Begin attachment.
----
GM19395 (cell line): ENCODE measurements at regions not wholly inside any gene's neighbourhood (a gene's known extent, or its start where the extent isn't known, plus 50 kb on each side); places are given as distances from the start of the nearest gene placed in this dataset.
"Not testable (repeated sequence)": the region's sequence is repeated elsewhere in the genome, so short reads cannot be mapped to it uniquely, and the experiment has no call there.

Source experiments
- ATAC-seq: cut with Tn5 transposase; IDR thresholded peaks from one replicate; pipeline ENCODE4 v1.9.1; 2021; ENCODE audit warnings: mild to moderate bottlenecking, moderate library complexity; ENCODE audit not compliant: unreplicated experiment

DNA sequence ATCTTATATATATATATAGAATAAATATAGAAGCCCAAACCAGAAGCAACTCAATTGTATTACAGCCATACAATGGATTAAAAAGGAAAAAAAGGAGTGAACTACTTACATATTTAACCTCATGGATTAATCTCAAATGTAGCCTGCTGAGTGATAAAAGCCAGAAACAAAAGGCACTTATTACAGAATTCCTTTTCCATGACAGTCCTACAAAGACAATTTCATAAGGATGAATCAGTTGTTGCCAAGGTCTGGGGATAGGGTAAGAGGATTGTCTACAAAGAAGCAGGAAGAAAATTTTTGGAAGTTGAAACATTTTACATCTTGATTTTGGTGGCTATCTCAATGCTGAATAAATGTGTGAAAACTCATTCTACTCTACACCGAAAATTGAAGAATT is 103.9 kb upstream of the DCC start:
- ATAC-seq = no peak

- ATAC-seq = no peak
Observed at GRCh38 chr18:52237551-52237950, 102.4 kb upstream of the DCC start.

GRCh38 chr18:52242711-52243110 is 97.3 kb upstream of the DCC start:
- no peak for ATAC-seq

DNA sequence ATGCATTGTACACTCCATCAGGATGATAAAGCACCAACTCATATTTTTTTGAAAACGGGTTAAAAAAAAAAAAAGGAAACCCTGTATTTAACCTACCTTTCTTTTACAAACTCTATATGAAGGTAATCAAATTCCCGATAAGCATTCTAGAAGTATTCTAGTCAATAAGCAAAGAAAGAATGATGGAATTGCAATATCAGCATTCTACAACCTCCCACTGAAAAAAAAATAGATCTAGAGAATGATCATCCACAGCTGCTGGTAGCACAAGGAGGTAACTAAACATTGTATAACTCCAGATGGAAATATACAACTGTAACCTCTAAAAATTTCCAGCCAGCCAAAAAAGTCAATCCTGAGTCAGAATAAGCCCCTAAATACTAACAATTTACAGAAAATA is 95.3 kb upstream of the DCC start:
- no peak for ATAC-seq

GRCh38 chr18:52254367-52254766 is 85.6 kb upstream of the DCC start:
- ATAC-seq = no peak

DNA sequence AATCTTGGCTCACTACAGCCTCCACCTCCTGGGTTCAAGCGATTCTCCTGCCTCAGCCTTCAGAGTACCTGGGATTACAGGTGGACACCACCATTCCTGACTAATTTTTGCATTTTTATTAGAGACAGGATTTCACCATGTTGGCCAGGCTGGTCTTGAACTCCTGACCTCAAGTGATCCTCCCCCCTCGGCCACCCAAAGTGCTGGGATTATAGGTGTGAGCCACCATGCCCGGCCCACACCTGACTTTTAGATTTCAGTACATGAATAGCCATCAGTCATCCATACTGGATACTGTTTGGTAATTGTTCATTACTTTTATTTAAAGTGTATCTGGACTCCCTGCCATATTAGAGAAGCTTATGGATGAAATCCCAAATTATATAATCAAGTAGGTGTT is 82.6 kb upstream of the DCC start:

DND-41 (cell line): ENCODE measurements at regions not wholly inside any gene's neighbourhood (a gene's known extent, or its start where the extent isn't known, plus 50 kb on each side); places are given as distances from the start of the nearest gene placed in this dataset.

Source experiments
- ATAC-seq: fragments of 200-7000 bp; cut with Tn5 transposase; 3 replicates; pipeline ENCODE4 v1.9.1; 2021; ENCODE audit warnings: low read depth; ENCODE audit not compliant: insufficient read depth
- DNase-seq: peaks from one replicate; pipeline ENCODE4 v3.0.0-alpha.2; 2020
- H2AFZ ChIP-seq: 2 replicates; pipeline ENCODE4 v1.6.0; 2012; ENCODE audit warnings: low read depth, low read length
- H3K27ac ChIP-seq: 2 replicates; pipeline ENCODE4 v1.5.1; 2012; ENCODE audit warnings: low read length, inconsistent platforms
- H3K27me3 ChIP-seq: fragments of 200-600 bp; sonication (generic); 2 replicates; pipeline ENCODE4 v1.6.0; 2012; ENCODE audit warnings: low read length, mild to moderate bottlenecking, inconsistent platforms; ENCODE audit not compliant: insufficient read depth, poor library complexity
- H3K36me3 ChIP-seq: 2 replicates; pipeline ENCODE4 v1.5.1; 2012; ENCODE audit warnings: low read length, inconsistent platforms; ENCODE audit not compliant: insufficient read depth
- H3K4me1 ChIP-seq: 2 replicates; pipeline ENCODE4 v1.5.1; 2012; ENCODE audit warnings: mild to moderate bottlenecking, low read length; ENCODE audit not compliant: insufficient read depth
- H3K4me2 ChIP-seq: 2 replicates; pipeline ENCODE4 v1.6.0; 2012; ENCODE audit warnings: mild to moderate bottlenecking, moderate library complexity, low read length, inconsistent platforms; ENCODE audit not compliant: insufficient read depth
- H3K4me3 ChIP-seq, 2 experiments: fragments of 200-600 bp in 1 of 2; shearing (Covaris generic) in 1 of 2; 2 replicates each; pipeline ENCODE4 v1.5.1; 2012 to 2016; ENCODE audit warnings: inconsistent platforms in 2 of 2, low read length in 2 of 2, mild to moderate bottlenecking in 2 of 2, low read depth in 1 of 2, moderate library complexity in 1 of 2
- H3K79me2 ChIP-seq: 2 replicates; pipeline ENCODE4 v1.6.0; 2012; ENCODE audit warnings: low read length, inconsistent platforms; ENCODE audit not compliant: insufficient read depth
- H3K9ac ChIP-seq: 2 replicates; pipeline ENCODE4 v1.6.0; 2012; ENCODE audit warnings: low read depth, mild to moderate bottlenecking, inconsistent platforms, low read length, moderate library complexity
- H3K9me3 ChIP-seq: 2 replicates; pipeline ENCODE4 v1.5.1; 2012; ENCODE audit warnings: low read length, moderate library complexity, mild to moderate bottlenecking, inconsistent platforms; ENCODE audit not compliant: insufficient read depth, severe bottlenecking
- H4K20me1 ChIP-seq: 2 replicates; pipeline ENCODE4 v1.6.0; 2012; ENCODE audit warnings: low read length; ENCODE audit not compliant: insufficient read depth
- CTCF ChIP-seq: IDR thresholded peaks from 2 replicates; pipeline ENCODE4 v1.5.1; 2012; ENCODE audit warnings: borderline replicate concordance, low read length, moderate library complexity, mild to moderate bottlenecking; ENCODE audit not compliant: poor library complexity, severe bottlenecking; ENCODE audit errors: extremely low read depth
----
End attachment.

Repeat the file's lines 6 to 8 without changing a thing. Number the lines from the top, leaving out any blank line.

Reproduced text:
- ATAC-seq = no peak

- ATAC-seq = no peak
Observed at GRCh38 chr18:52237551-52237950, 102.4 kb upstream of the DCC start.